Githyanki spy


When the githyanki set their invasion plans in motion, an obscure scholar named Kle’th suspected that the long-lost human device known as the Bitter Glass might be the tool they needed to organize their armies, even though it triggered evil dreams of self-reflection in those who encountered its psychic effluvia. The githyanki dispatched a subtle and accomplished spy named Telicanthus to the human city of Sayre, which was built over the ruins of Auger.

Telicanthus was soon able to ascertain that the Bitter Glass existed deep beneath the city, but it would take a major excavation to find and use it. He settled in Sayre for the long haul, using an unusual method for keeping himself safe in a human city. Uncharacteristically for a githyanki, he adopted the guise of a charming, aristocratic merchant, making himself well known and the center of the city’s social scene.

The process was calculated and effective. Telicanthus arrived with vast amounts of money, positioning himself as an exotic noble who sought refuge from the evil of his own race. He made sure that he seemed cultured, mysterious, and important. He gave beautiful gifts and threw grand parties with exclusive guest lists, spending his money freely on those who befriended him. Within six months he was the most well known of Sayre’s social elite, close friends with the governor, and a prized member of the city’s most prominent citizens. He used this influence to buy himself the privacy and security he needed to pursue his true agenda: securing the Bitter Glass.

Telicanthus then purchased the mansion sitting over the long-buried Bitter Glass and surreptitiously smuggled in githyanki to excavate Sayre’s undercity in search of the missing glass globe. He found it within months, and was unsurprised to find it shattered.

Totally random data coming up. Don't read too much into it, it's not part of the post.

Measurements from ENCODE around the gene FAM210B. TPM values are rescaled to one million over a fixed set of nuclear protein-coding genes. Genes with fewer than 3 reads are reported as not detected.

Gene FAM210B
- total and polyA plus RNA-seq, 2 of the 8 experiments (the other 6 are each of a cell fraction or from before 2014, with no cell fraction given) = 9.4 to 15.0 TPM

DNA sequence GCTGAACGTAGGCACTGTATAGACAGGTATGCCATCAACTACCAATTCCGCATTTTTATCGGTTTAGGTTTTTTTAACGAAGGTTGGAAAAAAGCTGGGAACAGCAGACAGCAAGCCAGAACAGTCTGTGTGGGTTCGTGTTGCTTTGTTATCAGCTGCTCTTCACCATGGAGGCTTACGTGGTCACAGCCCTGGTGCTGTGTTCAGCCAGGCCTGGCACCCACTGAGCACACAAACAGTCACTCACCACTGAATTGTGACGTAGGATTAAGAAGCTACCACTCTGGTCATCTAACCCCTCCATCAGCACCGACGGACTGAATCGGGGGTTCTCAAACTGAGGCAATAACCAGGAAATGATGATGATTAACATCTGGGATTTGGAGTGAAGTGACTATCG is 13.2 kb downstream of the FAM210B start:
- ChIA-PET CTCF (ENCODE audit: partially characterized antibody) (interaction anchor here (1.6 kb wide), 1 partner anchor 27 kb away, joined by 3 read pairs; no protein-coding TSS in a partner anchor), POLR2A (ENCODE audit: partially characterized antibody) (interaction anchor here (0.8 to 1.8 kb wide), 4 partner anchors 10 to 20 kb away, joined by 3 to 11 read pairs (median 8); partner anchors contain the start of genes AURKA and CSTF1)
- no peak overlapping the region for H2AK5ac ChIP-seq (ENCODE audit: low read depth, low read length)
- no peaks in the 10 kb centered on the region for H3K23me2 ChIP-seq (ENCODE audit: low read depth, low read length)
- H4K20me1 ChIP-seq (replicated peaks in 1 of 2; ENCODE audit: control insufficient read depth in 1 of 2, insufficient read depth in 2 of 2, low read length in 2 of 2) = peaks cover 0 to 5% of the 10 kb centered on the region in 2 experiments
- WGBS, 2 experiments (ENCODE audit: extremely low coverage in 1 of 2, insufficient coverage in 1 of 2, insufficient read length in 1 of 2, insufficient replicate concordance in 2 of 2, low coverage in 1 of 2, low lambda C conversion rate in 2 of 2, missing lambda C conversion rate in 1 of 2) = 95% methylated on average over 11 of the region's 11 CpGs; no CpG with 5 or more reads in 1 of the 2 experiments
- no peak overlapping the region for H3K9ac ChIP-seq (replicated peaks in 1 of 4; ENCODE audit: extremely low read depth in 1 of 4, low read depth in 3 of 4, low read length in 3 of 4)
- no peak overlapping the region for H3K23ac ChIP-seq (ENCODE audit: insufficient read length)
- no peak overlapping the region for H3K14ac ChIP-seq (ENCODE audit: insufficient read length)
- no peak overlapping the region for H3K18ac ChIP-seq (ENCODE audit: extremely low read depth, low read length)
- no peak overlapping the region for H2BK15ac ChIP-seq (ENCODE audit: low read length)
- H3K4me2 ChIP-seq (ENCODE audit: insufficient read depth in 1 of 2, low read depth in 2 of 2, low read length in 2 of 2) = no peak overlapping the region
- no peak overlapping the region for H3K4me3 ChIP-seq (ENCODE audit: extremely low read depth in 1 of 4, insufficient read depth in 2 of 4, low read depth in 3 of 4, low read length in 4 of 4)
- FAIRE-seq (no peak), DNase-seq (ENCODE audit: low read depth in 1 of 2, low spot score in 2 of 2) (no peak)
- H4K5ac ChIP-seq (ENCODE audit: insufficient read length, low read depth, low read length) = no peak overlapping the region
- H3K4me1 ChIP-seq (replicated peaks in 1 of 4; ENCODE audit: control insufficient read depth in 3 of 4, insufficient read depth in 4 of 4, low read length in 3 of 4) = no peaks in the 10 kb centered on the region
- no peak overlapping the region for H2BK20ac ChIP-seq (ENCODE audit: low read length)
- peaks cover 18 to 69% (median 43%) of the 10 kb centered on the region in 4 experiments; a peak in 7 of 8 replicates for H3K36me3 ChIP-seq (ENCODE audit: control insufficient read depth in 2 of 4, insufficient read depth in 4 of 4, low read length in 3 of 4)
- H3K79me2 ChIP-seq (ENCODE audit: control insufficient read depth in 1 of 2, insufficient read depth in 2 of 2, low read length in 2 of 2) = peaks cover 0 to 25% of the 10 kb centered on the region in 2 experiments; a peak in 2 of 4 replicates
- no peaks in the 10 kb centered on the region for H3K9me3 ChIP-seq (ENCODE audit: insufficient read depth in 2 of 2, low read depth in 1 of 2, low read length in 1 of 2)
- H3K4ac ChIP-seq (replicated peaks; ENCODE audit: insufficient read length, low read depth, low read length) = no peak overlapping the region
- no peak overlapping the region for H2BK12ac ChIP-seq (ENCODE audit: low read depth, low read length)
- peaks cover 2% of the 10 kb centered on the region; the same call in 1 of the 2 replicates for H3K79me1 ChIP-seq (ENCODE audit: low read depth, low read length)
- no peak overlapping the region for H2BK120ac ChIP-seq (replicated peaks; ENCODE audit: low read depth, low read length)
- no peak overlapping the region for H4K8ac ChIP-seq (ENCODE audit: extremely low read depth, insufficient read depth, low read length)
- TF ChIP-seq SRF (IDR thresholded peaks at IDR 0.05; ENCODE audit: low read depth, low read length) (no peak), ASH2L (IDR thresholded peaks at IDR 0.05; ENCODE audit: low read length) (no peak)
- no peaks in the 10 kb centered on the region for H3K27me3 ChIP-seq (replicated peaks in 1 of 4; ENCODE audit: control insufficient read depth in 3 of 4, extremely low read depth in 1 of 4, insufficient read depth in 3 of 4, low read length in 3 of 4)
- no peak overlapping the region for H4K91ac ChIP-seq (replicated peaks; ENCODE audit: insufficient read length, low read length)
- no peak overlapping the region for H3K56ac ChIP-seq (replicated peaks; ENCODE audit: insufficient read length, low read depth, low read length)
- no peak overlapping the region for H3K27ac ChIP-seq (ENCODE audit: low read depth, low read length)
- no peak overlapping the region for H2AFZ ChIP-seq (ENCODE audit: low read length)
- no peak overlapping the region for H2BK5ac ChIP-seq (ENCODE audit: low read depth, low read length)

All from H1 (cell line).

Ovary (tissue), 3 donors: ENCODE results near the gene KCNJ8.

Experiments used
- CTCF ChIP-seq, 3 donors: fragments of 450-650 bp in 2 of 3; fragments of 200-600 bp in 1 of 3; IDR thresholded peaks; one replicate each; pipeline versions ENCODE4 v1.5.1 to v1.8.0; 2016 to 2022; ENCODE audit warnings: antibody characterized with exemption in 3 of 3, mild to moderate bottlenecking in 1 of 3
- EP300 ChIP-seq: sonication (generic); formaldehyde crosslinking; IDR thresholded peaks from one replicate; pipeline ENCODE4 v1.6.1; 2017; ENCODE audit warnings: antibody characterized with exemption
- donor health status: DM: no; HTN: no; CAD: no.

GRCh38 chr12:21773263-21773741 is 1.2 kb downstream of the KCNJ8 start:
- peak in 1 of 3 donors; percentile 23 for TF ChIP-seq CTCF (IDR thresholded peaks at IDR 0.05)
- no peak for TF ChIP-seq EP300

Socially secure and with most of the city’s elite convinced that he was above reproach, he quietly brought in Kle’th to put the Bitter Glass back in operating order. Unfortunately, rebuilding the Bitter Glass was beyond the capabilities of the githyanki scholar. But in his long and thorough research into the githyanki’s communication difficulties, Kle’th had also read about the powerful and ancient island nation of Nefelus, home to sages who had fostered a trading relationship with the city of Auger in ages past. Kle’th learned that the potent scholars of Nefelus had procured the rituals and secrets behind the construction of the Bitter Glass, and informed Telicanthus of his research.

A team of elite githyanki agents was assembled, and the group struck out for Nefelus. There, they managed to find some of the original plans and rituals behind the construction of the Bitter Glass, but Telicanthus’s strike team was discovered before they could gather everything they needed. They found that the Nefelese had since improved on the original design of Auger, but Telicanthus’s team wasn’t able to determine the specifics. Only Telicanthus himself made it out alive, but the information he brought back was sufficient for Kle’th to repair the original Glass and render it functional once more. The activation of the rebuilt Bitter Glass marked the beginning of the githyanki invasion.

At the start of the events of the Haven of the Bitter Glass, Telicanthus had the Bitter Glass functioning for six months. Kle’th had found a method for eliminating the astral backlash through a ritual that must be constantly performed, and Telicanthus stood at the center of a communication web that linked every single githyanki general (and several important spies) in the mortal realm.

As long as Telicanthus and the Bitter Glass remained unhindered, every githyanki army had near-instant communication with every other, allowing them to coordinate their attacks with deadly precision. If the mortal races wanted a hope of winning the upcoming war, they needed to discover and destroy this asset … but first they needed to learn that it even existed.


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